The issues Bates raises are more timely than ever.  In the Governor’s initial announcement that he wanted to buy a lottery ticket for the RttT prize, he included a vague mention of “Allow[ing] districts to increase their spending if they meet specific guidelines to improve education.”

In a release today, there is no mention of funding reform or relief.

Take a look around Governor and see what is happening with school budgets in our state.

Where’s the money?

Thomas J. Mertz

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Education: Dressed & Ready for Stimulation

Photograph by David Wahl

Photograph by David Wahl

The National Access Network has highlighted the U.S. Department of Educations (USDOE) Office of the Inspector General’s report that has raised concerns over states’ use of stimulus funds.

The American Renewal and Recovery Act (ARRA) statute requires states to provide several assurances, including commitments to fund K-12 and higher education at least at FY 2006 levels and to promote reform in four areas, in order to receive these monies. The report noted however, that several states have capitalized on the flexibility of the funding requirements, to use stimulus funds to supplant rather than supplement education budgets. On AMPS we have highlighted this same issue for Wisconsin on a number of occasions, see here and here.

The department’s report contended that it has made an effort to close some funding loopholes by including funding maintenance as a consideration for awarding the so-called “Race to the Top” funds.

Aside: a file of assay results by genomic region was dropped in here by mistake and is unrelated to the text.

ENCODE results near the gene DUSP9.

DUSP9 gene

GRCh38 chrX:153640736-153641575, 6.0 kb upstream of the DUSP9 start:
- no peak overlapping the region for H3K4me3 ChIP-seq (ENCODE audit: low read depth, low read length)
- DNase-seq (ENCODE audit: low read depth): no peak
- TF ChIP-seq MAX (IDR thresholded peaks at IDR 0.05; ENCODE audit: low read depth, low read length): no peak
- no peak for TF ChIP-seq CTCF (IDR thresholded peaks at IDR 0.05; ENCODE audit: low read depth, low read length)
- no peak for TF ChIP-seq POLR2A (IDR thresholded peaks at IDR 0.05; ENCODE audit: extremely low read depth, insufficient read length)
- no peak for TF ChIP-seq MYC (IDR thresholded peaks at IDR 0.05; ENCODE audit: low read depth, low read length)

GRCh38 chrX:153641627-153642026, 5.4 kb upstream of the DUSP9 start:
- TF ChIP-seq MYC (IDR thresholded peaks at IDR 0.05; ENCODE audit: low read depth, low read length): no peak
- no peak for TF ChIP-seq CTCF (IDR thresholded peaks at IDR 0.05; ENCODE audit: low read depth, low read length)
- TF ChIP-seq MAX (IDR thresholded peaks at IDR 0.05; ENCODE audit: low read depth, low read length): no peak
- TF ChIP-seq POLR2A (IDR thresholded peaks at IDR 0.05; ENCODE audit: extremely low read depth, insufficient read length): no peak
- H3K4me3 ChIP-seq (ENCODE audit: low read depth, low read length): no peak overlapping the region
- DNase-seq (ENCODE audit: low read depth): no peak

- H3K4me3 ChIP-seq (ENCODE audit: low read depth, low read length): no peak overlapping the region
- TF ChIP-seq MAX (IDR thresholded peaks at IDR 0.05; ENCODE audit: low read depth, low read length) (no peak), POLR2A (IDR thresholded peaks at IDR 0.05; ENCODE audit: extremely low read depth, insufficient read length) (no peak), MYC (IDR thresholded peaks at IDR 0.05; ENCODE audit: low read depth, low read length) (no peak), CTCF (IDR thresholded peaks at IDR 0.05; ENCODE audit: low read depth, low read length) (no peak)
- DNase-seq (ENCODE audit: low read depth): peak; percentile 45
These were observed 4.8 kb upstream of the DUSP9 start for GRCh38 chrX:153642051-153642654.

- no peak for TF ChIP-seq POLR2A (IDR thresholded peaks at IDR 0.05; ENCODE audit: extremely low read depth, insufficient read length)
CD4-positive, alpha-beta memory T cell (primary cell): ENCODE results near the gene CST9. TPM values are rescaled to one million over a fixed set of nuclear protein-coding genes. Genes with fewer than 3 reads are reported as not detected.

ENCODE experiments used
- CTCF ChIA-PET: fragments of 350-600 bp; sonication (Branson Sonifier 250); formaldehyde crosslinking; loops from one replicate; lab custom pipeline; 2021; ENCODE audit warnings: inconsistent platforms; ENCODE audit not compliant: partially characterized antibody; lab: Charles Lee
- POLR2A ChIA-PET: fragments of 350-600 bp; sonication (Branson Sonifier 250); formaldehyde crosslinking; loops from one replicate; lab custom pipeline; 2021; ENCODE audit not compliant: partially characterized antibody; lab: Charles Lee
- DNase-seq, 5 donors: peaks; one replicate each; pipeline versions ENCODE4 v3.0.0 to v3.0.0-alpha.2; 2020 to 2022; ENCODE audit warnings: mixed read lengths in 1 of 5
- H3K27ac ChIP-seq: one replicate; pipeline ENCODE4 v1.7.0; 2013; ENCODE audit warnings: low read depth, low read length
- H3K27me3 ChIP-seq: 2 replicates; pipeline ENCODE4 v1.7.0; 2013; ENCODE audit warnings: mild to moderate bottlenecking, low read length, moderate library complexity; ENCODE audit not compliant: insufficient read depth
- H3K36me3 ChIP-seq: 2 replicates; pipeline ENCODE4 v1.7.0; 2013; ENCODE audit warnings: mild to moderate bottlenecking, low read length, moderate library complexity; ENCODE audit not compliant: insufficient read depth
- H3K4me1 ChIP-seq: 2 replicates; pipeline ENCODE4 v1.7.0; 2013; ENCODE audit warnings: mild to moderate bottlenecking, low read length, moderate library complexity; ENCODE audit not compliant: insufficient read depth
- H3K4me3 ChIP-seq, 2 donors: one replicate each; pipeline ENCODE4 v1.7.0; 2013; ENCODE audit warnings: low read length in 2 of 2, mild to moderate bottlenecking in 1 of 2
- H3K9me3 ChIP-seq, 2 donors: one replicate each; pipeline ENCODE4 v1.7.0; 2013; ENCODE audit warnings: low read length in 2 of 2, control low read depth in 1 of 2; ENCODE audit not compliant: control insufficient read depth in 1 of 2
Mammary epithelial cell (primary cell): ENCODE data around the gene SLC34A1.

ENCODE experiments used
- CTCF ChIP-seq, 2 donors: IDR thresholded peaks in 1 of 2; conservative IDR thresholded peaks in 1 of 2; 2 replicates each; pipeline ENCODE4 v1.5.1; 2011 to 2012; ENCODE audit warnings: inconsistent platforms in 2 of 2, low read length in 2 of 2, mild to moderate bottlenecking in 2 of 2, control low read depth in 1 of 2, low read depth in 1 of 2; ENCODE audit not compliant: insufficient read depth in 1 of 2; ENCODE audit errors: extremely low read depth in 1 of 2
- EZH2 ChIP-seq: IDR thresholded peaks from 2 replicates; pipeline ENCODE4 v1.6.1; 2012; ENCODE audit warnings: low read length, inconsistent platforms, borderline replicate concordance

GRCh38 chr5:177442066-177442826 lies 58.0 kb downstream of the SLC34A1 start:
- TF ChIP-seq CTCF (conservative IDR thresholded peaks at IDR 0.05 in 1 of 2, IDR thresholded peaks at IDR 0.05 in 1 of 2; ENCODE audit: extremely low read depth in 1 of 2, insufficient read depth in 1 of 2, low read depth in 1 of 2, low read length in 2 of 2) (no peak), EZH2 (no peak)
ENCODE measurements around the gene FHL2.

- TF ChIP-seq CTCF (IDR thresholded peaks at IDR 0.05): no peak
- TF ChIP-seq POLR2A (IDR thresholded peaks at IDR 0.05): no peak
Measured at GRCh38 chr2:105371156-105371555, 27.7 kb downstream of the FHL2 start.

Equity advocates, however, have argued that this provision does not do enough, as the guidelines focus on proportional levels of funding rather than absolute figures. That is, the regulations leave the door open for states to cut the total budget from year-to-year and remain competitive applicants.

As the Access Network has noted:

The information the states have submitted raises serious questions about whether the stated purposes of the Act – stabilizing education funding, facilitating the continuation of equity and adequacy formula adjustments and promoting education reforms to boost student achievement – are being met. The goal of boosting student achievement is to be promoted through commitments from each state to promote four essential areas of reform: 1) improving teacher effectiveness; 2) making progress toward college and career-ready standards and rigorous assessments; 3) enhancing data systems to track educational practice; and 4) improving achievement in low-performing schools.

Only the first of these three goals appears to have been achieved. Virtually all of the states have stabilized their funding levels for FY 2010 at the previous years level, with the application of the federal stimulus funds. (In many instances, however, this flat funding will nevertheless result in substantial cuts in educational services since mandatory cost increases will not be covered.)

In the vastly underfunded state education systems throughout the country, stabilizing funding levels may have been

unduly emphasized at the expense of the equity and reform goals of the ARRA, as some states apparently increased their anticipated education deficits upon learning that substantial federal funding for education was in the offing, in order to limit planned cuts in other areas of the budget. Although some officials might argue that such maneuvers represented prudent budget planning, from the perspective the intent of the ARRA and the constitutional pre-eminence given to education in most state constitutions, such maneuvers clearly raise serious legal issues.